I got the COVID-19 vaccine. And I feel guilty

I got the COVID-19 vaccine(vakˈsēn). And I feel guilty(ˈɡiltē)

By Arjun Sharma

A pinch(pin(t)SH), a jab(jab) and a push. Just like that, it was over.

When I received my first dose of the coronavirus vaccine, there were no cameras or reporters. It came without any bit of the pomp(pämp) and ceremony(ˈserəˌmōnē) that accompanied the early shots of politicians(ˌpäləˈtiSHən) I saw on television or read about in the news.

After signing a stack of papers and flashing my hospital ID, I was led into an antechamber(ˈan(t)ēˌCHāmbər) where a security guard peered at me through a small circular(ˈsərkyələr) window. From there, he got an okay, and I was shepherded(ˈSHepərd) to a slightly larger room with a single clerk(klərk) who sat behind a desk. She asked for those papers, my health card and for me to lower my mask to confirm my identity. I was momentarily(ˌmōmənˈterəlē) stunned(stənd). I hadn’t willfully shown my face to a stranger since I was in New York city last March. I had this weird feeling of being naked(ˈnākid). She was unfazed(ˌənˈfāzd).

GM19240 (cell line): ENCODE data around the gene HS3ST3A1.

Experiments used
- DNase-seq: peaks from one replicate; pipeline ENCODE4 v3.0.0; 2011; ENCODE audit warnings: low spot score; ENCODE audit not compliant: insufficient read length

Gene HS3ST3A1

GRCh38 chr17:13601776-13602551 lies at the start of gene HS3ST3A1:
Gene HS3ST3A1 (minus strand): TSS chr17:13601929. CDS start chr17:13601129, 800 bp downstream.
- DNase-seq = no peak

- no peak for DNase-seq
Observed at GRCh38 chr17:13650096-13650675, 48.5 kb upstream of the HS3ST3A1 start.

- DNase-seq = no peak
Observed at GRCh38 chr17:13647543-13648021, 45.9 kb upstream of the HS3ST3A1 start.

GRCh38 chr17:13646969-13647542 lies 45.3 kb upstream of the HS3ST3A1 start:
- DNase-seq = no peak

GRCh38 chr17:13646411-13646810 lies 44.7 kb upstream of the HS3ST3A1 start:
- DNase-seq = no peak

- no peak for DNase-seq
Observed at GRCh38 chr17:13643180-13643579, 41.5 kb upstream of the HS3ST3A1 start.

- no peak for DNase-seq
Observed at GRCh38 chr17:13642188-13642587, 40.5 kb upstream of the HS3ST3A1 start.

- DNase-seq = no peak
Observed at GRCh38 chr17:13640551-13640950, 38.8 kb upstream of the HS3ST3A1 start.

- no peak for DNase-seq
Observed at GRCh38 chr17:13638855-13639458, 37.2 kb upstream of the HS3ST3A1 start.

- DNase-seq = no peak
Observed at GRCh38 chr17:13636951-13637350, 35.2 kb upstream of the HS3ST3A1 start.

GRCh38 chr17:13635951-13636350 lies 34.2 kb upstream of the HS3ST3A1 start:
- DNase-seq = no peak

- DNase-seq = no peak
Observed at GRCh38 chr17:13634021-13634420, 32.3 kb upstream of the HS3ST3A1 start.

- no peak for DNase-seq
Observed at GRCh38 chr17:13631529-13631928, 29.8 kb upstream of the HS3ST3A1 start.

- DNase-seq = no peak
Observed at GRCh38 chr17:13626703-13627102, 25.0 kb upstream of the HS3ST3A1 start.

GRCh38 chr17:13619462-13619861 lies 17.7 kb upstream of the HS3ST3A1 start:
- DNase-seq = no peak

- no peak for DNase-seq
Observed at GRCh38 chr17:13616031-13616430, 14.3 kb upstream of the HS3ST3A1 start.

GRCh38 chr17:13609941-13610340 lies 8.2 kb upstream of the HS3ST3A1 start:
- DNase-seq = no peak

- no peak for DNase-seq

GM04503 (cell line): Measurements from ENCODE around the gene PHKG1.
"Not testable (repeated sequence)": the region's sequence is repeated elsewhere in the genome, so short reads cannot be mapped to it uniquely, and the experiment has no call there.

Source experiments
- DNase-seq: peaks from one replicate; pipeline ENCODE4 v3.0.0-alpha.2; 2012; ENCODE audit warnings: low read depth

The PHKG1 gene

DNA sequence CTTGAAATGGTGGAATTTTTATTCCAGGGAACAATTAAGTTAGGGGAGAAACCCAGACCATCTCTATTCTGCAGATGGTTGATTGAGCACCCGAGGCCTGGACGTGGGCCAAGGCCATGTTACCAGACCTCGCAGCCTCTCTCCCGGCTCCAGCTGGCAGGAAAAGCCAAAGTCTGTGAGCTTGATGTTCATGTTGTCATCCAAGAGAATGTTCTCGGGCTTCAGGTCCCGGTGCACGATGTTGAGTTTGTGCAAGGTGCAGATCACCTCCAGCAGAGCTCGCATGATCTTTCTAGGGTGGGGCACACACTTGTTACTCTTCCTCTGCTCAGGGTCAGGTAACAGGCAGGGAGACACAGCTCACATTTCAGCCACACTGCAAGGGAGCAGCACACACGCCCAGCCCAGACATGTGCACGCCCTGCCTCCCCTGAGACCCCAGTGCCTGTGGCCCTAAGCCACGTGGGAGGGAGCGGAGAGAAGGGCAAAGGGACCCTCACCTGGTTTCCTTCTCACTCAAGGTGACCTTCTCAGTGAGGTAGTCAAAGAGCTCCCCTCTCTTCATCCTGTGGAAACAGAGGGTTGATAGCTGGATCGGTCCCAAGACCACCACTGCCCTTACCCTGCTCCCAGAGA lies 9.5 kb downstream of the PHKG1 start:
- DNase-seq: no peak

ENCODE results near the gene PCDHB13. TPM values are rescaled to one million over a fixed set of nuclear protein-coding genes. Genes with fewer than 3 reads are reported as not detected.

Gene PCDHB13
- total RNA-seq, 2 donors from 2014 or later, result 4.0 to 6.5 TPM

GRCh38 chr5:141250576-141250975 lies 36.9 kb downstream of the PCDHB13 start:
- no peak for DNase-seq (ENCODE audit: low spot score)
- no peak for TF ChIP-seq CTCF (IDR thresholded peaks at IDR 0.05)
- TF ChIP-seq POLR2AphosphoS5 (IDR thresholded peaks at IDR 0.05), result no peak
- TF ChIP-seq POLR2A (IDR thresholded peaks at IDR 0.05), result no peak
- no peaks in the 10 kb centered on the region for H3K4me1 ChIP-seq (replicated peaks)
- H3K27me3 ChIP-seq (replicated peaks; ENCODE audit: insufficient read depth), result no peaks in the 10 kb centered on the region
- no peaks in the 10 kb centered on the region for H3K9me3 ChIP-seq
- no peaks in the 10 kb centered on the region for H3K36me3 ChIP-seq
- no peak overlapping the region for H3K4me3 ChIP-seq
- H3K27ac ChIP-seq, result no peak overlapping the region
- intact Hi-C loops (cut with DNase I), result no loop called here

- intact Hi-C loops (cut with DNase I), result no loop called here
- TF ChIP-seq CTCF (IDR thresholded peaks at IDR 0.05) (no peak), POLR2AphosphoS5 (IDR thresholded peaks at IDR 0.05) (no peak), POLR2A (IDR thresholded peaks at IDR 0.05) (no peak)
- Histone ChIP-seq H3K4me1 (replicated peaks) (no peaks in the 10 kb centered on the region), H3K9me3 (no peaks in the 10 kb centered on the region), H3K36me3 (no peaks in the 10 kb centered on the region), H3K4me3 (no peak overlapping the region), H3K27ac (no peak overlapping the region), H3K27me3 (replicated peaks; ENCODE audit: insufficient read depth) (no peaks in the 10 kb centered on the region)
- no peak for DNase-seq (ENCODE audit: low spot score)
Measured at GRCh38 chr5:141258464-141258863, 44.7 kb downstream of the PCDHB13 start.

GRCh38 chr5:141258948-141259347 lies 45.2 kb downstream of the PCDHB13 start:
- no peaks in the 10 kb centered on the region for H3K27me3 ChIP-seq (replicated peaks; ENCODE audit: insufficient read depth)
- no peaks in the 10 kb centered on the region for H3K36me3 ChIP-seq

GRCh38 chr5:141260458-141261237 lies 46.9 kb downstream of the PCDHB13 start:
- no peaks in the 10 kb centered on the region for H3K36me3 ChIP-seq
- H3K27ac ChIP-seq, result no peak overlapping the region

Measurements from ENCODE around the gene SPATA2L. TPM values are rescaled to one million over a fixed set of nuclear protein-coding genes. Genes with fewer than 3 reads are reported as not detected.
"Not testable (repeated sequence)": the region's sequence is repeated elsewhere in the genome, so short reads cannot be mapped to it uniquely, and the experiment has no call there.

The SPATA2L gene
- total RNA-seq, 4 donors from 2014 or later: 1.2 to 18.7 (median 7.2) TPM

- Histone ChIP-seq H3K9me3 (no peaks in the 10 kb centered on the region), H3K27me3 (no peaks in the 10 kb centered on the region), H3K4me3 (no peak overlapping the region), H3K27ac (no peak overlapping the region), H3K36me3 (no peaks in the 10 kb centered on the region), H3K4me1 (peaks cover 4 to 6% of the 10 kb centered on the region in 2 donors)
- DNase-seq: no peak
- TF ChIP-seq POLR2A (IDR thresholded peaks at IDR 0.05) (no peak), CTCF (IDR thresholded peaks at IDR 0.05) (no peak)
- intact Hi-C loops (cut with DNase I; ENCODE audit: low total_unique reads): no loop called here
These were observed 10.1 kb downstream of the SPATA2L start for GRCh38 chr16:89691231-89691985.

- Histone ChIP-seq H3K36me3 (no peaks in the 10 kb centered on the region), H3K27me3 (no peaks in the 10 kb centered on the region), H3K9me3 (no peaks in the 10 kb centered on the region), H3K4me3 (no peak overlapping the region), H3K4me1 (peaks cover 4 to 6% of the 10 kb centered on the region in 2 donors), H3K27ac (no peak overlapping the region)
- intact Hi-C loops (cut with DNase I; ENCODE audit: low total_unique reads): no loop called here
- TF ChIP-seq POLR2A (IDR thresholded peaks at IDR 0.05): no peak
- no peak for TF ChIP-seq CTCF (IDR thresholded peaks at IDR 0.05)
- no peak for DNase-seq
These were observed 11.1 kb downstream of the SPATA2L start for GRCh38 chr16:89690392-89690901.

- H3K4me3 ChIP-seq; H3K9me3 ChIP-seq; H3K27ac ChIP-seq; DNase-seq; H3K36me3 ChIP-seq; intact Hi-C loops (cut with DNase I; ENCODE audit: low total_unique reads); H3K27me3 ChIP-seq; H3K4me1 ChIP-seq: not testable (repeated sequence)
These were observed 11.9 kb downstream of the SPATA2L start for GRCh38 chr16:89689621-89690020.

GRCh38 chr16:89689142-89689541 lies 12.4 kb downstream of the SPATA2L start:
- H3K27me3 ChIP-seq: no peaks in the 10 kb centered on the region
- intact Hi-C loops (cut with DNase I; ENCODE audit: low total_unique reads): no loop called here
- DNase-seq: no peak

At a small cubicle(ˈkyo͞obək(ə)l), I watched the nurse’s hands move with deft(deft) skill. The ball of cotton(ˈkätn) and the bandage(ˈbandij) were laid(ā) out. A swab(swäb) was soaked(sōkt) with alcohol(ˈalkəˌhôl) and applied(əˈplīd) to my shoulder, the wetness(ˈwetnəs) quickly disappearing into a cool vapour(ˈvāpər). Lastly, into a needle(ˈnēdl), he drew up a fraction of a millilitre(ˈmiləˌlēdər) of clear, iridescent(ˌirəˈdes(ə)nt) liquid(ˈlikwid), flicking(flik) the bubble(ˈbəb(ə)l) of air from its point.